Week 11: Call to Action (Option 2)

01 Feb 2018 4:35 PM | Anonymous member (Administrator)

Spend some time with the bulleted list on p. 284. Identify a specific goal to work on in your practice (for example, working on your poker face or asking follow-up questions). Try your goal in your teaching for two weeks, then come back and write about how it went.


  • 04 Feb 2018 10:49 AM | Anonymous member
    -Above all else, maintain your focus on developing young mathematicians who listen to and refine their internal truth detectors. Encourage them to be skeptical and allow them to remain in doubt until they are genuinely convinced.....(the last bullet)

    I am guilty of feeling the pressure to "move on." Here's to giving students the time needed to convince themselves.
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  • 04 Feb 2018 3:41 PM | Anonymous member
    The goal I would like to work on is "use and teach language like 'Prove it' or 'convince me' rather that 'right' or 'wrong'." Currently, I have been trying to have my students use multiple ways to show how they solved a problem. By using multiple ways to solve it my students prove their answer, but I find that when a student gets a problem wrong I need to find language to prompt them to relook at their work without revealing that they might have done it wrong.
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  • 05 Feb 2018 9:39 AM | Anonymous member
    I often ask kids how they know they are right. Another thing I make kids notice is when they present their answer with the inflection of a question. I generally say, “ It doesn’t sound like you are sure about that. What is your thinking?” However, I notice that students tend to try to read my face for clues about the correctness of their answer. I say I notice, but when I read the bullet about maintaining a poker face, it didn’t click with me. I have many “tells”. Kids are very adept at reading these cues and applying them to their answers. With this in mind, I plan on working on my poker face and asking students how they know their answer is correct. To explain their thinking, which we have been modeling in class, and proving their answers while not being afraid of doubt.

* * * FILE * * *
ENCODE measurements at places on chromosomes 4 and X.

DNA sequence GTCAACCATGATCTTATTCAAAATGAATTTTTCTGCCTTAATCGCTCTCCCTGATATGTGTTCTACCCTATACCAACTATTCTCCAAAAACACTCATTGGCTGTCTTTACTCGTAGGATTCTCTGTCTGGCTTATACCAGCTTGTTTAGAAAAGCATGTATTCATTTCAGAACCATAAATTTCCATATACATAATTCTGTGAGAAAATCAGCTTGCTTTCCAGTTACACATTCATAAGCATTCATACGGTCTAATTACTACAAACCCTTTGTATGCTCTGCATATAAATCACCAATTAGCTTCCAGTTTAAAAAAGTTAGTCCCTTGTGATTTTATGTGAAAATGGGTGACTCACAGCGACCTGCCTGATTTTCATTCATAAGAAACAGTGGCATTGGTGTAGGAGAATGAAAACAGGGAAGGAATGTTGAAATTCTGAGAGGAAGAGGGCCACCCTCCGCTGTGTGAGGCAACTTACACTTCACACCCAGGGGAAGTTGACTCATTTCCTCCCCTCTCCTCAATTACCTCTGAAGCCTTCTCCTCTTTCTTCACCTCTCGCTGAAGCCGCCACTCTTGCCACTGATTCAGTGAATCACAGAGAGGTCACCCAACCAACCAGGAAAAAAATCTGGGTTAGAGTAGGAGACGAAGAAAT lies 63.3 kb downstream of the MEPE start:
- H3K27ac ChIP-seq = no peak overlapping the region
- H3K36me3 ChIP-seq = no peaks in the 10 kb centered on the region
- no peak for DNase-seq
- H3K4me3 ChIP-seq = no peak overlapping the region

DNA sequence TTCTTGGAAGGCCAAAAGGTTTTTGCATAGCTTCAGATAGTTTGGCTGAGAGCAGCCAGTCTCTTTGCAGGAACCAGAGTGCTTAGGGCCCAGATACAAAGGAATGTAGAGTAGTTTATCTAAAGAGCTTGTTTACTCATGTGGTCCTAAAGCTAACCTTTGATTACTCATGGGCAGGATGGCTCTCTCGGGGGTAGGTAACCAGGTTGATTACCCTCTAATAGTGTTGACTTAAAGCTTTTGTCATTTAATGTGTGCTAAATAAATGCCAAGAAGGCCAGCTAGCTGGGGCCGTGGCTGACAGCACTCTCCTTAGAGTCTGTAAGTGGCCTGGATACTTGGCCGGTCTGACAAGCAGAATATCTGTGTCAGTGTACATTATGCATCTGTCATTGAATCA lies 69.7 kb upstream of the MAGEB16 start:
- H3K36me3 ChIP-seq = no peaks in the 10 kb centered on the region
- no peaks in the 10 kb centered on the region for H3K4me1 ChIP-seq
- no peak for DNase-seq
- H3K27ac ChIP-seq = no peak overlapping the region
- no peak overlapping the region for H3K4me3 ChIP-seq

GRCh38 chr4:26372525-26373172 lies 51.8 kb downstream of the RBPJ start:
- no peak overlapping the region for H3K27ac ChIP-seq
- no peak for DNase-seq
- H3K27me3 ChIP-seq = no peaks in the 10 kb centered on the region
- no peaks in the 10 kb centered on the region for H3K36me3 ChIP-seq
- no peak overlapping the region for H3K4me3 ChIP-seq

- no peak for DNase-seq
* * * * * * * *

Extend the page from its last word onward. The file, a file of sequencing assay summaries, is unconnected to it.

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  • 06 Feb 2018 3:48 PM | Anonymous member
    This quote make me think about a journey of exploration and fun that was not my experience in math. It almost contradicts everything I once thought math was. As a math students I felt as though math was only absolutes and the quicker you learned what they were and “proved” them by writing down the answer the better math student you were. Because of the way I was taught math, I believe that my tendency has been to push my students more along the lines the architect than the draftsman. I really think having to “prove” we are highly qualified teachers and have kids meet many standards also drives one toward the architect approach. Teach it and prove it by having the kids prove they have it. This book has helped me to realize that the kids will get there and be able to show they “have it” if given the opportunities to be draftsmen that, through the process of inductive learning, they will deepen their learning experience and in the end be able to apply their learning to the deductive stage.
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  • 07 Feb 2018 8:11 PM | Deleted user
    This list of goals support the strategies we have been practicing over the past couple of months. For kindergarten I feel that the "Convince me" or "Prove It" method, instead of right or wrong would clearly teach my young students that there is a reason for their thinking instead of whether they have the right answer or not. If young minds are trained that all ideas are valued then math in the future should look like more courage to try, using problem solving strategies, intuition and evidence of the mathematical thought process and less resistance to try due to not wanting to be wrong.